An elementary school has warned parents that children are being asked to donate food to children who are being taken from their families and placed in care.
Key points:Auckland mother says she was told to “be careful” by the school’s head teacherAn Auckland school has told parents that “children are being forced into care” because they can’t afford to buy foodAn Auckland woman says the school told her she should be careful about giving food to her children”They are telling us, ‘don’t do anything to the children.
If you don’t give them food, you will be sent back to your home’.
They said ‘you’re the one who needs to pay for the food’.
I said, ‘I don’t need to pay, I’ve got enough food for my kids’.
They were saying ‘no, you need to go to the supermarket.
There are lots of food stores here’.”
They told me, ‘we are going to send you a letter.
We will tell you where the food is and you will have to pay $10 for the last box’.
I couldn’t believe it.
The school is telling us what we can do.
They were telling us that I should go and go buy food for the children and I have to send it back to the family.
It breaks my heart.
“Auckland school head teacher told parents she was sending children back to their familiesThe mother who was forced to send her children to Auckland’s elementary school to find out where their food was, says the children were being asked by the head teacher to donate it to their children.”
They were told to be careful and be careful of the children’s welfare, not to touch them,” the mother said.
The Auckland School of Education (ASE) said on its Facebook page that its head teacher was in the process of sending a letter to parents explaining the situation.”
The letter will explain what is happening to the students and how they will be receiving support in order to ensure they are able to return to their schools,” the post said.”
In addition, parents will also be given a detailed outline of what will happen in the coming weeks.
“The head teacher is understood to have told the mother that she was “not going to do anything illegal” because her children had been placed in foster care.”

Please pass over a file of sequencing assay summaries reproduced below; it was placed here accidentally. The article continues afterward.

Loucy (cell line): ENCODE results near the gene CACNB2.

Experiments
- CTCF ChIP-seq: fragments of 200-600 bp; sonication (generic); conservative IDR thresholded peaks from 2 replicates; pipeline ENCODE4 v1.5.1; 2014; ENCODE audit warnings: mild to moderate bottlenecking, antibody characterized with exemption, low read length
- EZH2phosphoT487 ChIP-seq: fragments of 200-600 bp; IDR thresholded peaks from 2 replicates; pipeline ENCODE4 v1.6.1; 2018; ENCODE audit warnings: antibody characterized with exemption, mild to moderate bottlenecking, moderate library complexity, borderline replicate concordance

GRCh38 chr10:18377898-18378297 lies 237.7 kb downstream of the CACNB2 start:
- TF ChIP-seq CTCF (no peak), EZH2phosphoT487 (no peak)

I was scared.
I was worried for them and they were worried for me,” the woman said.
She said she was initially reluctant to hand over her two daughters to the school but her daughter’s mother said she had “every intention” of donating food.”
It’s not just the money.
I’ve been going to the grocery store, I’m a mother and I need to get food for her.
She needs to be able to go and buy food, she’s not going to be put in care.”‘
It’s heartbreaking’The head of Auckland School Of Education, Joanne Fennell, said she did not know why children were “being forced to donate” their food.
Ms Fennel said the school was doing its best to support parents who wanted to donate.”
We are working closely with our parents to ensure that they can safely do that,” she said.
Ms Rafferty said she would continue to give food to the kids.”
When I was younger, I would put food on my children’s plate and I didn’t think it was a big deal.
Now I am not sure what I would do if they were in my home,” she explained.”
My kids are not going hungry, they are not hungry.
It is heartbreaking.
There is a big difference between what I have been taught as a child and what I see in the news.
“If it wasn’t for the schools, we wouldn’t have a family.
I wouldn’t be able not to be here.”
These children are at the mercy of the system.
“The ASE said it had received over 400 complaints from concerned parents and had been approached by more than 150 concerned people.
Auckland School Of Teachers chief executive Mark O’Keefe said the ASE had received a total of 12 complaints from parents and that the district had made changes to the way it operated and procedures for food donations.”
Our food system is a good system and it is an excellent way to distribute food.
The food bank is a wonderful thing,” he said.